Another of those sneaky jerkbait tips includes the deliberate use of a floating bait combined with whatever density of line allows you to get down to the bass, pike or whatever target species you like. When you know where there’s submerged structure (e.g. when you can directly see it in clear water), you can work your bait right up to it and then let it rise gently over it before cranking hard and getting it to dive down again.
This way you can make an extremely productive and attractive presentation working closely to cover – without risking an irretrievable hook up on that snag.
Flowing Water/Tiny baits “Reel Twitching”
For rivers and streams (particularly when trout fishing) you’ll find yourself casting upstream. This means you’ll need to engage the spool right away and start your retrieve immediately (so you don’t lose contact with the bait). For tiny minnow suspension baits around the 2″ (and perhaps shorter) length, jerking the rod can totally overpower the action. For these situations one of my favourite jerkbait tips is to keep the rod pointing towards the lure and use snappy turns of the reel handle to create the zig-zag action.
The stream current will wash a little slack into the line during each pause, which is why you can get away with keeping the rod still. Depending on the size of the bait and the speed of your reel, you might be using anything from quarter to half turns of the crank handle to get it to “walk” left and right. This is one of the lesser-known (or lesser shared at least) jerkbait tips – and can give you a headstart on stream.
Fish very often bite during the pause phase so you can watch your line for signs of a bite – plus the timing needed to stay in touch with the bait as it washes towards you often mean you’ll feel the fish on the next turn of the crank.
Rods, lines, and lures to use
Choosing the proper rod makes the difference between moderate and great success. It’s probably one of the most important jerkbait tips I can offer. Overall, shorter rods (typically in the 6′ to 6’10” range for bass and pike fishing) create several advantages. When standing and fishing from a platform or a boat, snapping a longer rod down towards the water risks smacking the surface and spooking fish.
In addition, it is hard to get a long rod which can transmit the sharp jerks down the line as the tip flexes too much. Shorter rods are more likely to have that rare combination of a tip that is stiff enough to “snap” the bait properly – while the overall bend in the rod is progressive enough to keep a lively fish pinned on small treble hooks (typically in the size 4-6 range).
For trout fishing on streams, you will probably be looking at going shorter again – with rods in the 4’3 to 5’11” range.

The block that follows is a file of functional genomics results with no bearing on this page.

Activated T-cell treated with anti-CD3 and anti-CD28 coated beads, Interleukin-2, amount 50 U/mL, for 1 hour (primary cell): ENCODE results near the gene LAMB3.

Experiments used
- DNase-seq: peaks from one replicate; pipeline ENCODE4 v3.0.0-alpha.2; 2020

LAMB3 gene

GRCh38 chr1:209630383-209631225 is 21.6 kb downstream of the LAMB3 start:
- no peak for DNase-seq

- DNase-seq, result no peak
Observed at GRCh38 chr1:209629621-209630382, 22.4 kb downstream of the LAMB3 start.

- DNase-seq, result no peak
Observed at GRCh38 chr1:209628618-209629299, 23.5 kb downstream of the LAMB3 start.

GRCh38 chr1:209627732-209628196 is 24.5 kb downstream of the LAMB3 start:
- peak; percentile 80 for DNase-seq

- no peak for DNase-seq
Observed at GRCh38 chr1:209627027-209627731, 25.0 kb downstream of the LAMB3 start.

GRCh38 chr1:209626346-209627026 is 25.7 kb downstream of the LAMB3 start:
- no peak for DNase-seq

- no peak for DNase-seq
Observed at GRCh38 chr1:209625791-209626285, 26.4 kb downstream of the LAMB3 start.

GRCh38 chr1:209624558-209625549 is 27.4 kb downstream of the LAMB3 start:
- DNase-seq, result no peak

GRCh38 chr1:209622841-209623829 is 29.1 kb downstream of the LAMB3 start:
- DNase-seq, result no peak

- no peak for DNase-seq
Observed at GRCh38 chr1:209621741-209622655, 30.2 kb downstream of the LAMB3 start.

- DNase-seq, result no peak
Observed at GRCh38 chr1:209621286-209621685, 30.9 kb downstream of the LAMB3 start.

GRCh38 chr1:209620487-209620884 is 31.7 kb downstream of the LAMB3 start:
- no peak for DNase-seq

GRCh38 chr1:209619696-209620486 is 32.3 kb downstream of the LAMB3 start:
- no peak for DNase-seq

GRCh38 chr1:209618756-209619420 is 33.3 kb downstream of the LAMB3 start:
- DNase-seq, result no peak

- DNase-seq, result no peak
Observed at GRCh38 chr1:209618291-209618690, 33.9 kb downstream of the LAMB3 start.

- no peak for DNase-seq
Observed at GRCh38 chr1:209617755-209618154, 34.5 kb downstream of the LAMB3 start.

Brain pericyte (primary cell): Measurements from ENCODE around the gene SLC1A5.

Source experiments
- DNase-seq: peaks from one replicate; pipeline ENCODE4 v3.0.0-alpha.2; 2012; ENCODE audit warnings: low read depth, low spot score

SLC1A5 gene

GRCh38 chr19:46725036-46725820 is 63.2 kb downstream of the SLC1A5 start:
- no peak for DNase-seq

As with all gear, there will be personal preferences for each angler. For bass a popular go-to line will be fine fluorocarbon in the 8-12lb range. The reasons for this include the greater density of fluorocarbon compared to braid or nylon/copolymer mono. The density, coupled with finer diameter line, helps allow the bait to reach and maintain depth effectively.
At the same time, the greater stretch in fluorocarbon creates a slightly more nuanced glide of the baits compared to the almost zero-stretch braid. That amount of stretch can work in conjunction with the progressive rod action to help keep hooks pinned when a bass thrashes and jumps.
For pike fishing – especially with big baits – the non-stretch effect of braid (coupled with the more powerful rod needed to throw a heavy bait) can really help to bang the hooks home in a bony jaw. Whatever reel line you choose, a bite-proof trace will be essential for targeting toothy predators.
When trout fishing in streams, modern braid can be an advantage in maintaining contact in flowing water. There are now fused and blended braids – such as Varivas Double Cross PE that have a greater density to sink the line (where, classically, braid wants to float).
Because the range of baits is so large, the next section cuts through some of that complexity to offer some solid universal options at a range of pricepoints.
Best universal jerkbait lures
For an affordable, suspending bait which comes in a wide color range to suit any water clarity you’re likely to encounter – the Yo-Zuri 3DB Jerkbait Suspending 110 is a great option. As well as coming in “deep” and “shallow” options, the 110 size has very broad appeal to bass and pike of all sizes.